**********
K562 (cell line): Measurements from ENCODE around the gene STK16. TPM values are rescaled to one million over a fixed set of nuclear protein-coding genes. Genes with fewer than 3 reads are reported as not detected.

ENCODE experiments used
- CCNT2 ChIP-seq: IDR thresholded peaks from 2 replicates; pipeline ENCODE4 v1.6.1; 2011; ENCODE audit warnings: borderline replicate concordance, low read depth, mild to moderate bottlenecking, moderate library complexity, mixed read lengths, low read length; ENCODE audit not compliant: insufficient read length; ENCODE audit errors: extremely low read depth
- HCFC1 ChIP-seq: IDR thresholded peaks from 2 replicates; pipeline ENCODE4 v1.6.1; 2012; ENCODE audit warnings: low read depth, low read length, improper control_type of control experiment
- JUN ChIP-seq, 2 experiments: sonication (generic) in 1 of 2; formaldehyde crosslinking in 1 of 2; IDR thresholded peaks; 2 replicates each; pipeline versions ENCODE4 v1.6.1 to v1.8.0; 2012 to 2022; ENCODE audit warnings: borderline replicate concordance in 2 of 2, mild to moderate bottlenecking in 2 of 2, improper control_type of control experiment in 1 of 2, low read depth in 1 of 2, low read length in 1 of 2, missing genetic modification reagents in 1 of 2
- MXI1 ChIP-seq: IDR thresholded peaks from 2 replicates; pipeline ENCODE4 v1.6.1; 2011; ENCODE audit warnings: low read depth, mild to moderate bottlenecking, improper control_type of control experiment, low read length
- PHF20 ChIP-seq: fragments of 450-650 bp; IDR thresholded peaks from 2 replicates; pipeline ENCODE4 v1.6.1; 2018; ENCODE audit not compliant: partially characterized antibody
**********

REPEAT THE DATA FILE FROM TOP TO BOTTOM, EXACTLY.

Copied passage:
K562 (cell line): Measurements from ENCODE around the gene STK16. TPM values are rescaled to one million over a fixed set of nuclear protein-coding genes. Genes with fewer than 3 reads are reported as not detected.

ENCODE experiments used
- CCNT2 ChIP-seq: IDR thresholded peaks from 2 replicates; pipeline ENCODE4 v1.6.1; 2011; ENCODE audit warnings: borderline replicate concordance, low read depth, mild to moderate bottlenecking, moderate library complexity, mixed read lengths, low read length; ENCODE audit not compliant: insufficient read length; ENCODE audit errors: extremely low read depth
- HCFC1 ChIP-seq: IDR thresholded peaks from 2 replicates; pipeline ENCODE4 v1.6.1; 2012; ENCODE audit warnings: low read depth, low read length, improper control_type of control experiment
- JUN ChIP-seq, 2 experiments: sonication (generic) in 1 of 2; formaldehyde crosslinking in 1 of 2; IDR thresholded peaks; 2 replicates each; pipeline versions ENCODE4 v1.6.1 to v1.8.0; 2012 to 2022; ENCODE audit warnings: borderline replicate concordance in 2 of 2, mild to moderate bottlenecking in 2 of 2, improper control_type of control experiment in 1 of 2, low read depth in 1 of 2, low read length in 1 of 2, missing genetic modification reagents in 1 of 2
- MXI1 ChIP-seq: IDR thresholded peaks from 2 replicates; pipeline ENCODE4 v1.6.1; 2011; ENCODE audit warnings: low read depth, mild to moderate bottlenecking, improper control_type of control experiment, low read length
- PHF20 ChIP-seq: fragments of 450-650 bp; IDR thresholded peaks from 2 replicates; pipeline ENCODE4 v1.6.1; 2018; ENCODE audit not compliant: partially characterized antibody